We should focus on finding a path to legal status for hardworking, employed people who are already here. Most would prefer to be paying taxes and buying homes, contributing to our society and helping our economy. I think we can get a better handle on immigration by bringing illegal immigrants out of the shadows with a reasonable path to legal residency. We must also address the “brain drain” issue. Many talented immigrants come to the U.S. to study science and technology - then leave after they receive their education. Our laws should encourage these leaders to stay in the U.S. and contribute to our economy and our quest for innovation. I support development of a new visa system which allows individuals specifically needed by U.S. employers to enter the country without “cheating the system” -- along the lines of the H-2A agricultural visa program. I strongly support the President’s directive to stop deportation of undocumented immigrants who are in college or the military. Immigrants who were brought here by their parents as children do not deserve deportation. They should be allowed to serve our country in the military or become productive taxpaying members of society by furthering their education.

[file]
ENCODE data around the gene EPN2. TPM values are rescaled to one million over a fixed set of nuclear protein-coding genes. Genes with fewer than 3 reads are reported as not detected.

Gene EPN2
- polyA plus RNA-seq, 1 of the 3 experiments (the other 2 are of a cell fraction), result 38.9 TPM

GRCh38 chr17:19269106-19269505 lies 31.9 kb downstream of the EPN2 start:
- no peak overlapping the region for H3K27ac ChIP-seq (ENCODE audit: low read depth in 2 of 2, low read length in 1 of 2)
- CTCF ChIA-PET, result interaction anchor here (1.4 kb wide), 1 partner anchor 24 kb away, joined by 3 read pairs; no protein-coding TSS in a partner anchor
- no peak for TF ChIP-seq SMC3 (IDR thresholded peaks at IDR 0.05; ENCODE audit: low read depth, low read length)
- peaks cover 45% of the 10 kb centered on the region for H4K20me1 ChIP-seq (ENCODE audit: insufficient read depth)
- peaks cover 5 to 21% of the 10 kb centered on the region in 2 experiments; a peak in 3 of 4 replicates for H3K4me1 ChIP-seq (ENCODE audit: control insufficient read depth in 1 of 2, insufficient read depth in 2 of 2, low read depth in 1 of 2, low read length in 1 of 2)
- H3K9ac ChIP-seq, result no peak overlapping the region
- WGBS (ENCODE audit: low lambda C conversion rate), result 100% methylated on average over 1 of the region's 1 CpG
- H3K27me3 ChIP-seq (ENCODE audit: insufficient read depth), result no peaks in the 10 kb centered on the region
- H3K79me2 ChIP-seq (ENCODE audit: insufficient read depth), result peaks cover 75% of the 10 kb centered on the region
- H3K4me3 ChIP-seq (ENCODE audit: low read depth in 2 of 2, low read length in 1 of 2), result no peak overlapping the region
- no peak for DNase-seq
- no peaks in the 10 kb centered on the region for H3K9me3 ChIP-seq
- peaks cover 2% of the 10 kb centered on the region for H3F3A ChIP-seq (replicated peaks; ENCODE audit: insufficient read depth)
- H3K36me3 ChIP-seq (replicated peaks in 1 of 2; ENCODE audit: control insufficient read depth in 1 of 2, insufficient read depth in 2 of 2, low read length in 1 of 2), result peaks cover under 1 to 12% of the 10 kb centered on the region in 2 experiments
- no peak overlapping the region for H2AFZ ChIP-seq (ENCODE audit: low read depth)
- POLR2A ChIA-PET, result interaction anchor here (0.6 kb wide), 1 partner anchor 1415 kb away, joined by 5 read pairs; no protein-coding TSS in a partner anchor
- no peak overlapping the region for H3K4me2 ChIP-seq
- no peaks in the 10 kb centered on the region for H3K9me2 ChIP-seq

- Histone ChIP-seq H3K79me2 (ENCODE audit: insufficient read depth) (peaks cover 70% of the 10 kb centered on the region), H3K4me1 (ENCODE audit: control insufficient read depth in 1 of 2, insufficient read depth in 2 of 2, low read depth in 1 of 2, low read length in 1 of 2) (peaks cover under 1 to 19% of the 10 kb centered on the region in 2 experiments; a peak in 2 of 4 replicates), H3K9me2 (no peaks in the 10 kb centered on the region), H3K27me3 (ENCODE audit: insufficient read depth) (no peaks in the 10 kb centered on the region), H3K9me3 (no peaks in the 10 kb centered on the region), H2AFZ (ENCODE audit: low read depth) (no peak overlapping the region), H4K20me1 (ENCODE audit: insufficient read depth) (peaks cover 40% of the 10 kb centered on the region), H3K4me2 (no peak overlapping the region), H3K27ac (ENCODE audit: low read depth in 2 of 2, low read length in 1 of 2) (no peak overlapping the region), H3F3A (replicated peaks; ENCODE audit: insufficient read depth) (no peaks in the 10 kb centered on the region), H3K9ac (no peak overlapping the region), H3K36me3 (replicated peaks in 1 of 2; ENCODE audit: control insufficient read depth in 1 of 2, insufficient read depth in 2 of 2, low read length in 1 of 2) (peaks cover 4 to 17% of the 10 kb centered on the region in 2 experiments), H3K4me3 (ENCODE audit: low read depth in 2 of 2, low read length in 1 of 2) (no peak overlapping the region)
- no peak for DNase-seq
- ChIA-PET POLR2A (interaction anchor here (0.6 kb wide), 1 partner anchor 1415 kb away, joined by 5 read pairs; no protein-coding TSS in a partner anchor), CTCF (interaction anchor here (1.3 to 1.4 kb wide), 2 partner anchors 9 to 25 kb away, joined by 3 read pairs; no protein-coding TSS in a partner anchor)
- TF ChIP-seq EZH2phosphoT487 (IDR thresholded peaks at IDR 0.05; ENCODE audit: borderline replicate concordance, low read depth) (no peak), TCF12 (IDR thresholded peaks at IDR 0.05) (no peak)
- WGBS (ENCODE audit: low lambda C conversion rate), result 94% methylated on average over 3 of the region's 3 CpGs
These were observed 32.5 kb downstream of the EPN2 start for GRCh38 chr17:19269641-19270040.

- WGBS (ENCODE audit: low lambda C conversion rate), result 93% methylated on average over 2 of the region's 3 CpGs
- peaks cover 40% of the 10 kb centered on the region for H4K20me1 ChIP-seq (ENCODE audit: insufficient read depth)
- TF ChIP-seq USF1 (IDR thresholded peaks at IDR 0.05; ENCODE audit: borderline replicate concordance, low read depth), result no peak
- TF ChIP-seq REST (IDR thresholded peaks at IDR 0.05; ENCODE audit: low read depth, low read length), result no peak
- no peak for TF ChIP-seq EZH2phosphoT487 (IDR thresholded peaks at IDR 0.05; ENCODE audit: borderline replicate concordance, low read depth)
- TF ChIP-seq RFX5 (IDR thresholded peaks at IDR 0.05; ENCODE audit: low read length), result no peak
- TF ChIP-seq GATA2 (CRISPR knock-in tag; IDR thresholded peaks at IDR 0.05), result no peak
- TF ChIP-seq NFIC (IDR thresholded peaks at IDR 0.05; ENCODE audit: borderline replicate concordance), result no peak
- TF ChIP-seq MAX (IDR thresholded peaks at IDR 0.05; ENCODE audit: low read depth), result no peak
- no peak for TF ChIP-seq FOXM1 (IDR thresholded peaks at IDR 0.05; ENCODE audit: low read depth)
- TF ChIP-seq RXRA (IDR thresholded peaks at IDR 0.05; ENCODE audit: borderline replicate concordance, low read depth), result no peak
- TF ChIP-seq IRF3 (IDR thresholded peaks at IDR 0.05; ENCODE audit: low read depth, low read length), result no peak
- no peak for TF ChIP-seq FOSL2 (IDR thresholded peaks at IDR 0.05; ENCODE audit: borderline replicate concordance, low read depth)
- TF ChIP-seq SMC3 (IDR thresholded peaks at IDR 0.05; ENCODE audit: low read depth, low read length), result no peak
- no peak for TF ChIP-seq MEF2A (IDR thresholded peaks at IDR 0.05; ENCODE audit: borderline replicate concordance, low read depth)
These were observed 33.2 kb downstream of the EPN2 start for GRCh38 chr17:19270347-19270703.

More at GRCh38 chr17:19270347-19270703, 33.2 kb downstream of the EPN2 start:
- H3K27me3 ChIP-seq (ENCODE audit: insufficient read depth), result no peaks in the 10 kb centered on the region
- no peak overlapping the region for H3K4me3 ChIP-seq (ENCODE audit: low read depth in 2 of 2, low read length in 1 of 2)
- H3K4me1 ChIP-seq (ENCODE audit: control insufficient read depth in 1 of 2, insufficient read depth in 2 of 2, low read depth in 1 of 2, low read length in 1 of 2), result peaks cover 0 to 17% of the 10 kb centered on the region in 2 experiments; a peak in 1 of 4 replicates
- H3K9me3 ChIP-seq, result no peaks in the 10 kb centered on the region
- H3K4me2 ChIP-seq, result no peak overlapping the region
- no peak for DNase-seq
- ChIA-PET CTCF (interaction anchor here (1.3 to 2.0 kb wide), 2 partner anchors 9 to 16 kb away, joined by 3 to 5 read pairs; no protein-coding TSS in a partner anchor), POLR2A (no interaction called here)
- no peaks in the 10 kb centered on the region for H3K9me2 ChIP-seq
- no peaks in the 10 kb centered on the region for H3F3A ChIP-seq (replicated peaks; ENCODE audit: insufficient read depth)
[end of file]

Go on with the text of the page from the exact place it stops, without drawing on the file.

Outside of jobs and the federal deficit, what are the one or two most important issues in the 6th Congressional District, and how do you plan to address them?